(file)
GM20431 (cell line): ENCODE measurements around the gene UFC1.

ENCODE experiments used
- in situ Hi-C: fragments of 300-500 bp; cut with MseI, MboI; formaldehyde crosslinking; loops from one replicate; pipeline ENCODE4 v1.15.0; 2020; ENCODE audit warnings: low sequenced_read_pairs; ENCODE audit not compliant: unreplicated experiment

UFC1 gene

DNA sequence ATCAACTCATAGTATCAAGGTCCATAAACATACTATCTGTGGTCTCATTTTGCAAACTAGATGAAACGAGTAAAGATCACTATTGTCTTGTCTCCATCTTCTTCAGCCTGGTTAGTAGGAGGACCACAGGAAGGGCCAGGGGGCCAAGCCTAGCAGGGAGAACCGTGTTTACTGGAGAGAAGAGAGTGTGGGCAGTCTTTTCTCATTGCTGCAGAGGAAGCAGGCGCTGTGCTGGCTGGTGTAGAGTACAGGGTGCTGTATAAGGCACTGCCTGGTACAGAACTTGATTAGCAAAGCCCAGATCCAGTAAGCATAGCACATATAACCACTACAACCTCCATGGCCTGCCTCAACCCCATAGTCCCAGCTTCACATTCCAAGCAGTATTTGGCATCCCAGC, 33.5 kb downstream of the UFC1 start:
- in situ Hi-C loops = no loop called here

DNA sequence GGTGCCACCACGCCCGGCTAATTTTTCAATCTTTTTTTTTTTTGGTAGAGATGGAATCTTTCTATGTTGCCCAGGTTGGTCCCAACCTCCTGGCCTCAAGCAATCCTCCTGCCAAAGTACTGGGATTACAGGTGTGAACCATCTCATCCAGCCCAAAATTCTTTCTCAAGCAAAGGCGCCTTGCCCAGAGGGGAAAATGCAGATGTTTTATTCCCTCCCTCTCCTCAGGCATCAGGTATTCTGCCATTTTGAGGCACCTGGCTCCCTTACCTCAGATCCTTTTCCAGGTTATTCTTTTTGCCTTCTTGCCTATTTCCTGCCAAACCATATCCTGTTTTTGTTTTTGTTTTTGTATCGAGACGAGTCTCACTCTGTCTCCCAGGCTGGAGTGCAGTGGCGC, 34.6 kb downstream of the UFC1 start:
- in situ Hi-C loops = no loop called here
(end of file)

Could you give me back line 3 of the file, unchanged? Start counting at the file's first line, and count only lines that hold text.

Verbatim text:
- in situ Hi-C: fragments of 300-500 bp; cut with MseI, MboI; formaldehyde crosslinking; loops from one replicate; pipeline ENCODE4 v1.15.0; 2020; ENCODE audit warnings: low sequenced_read_pairs; ENCODE audit not compliant: unreplicated experiment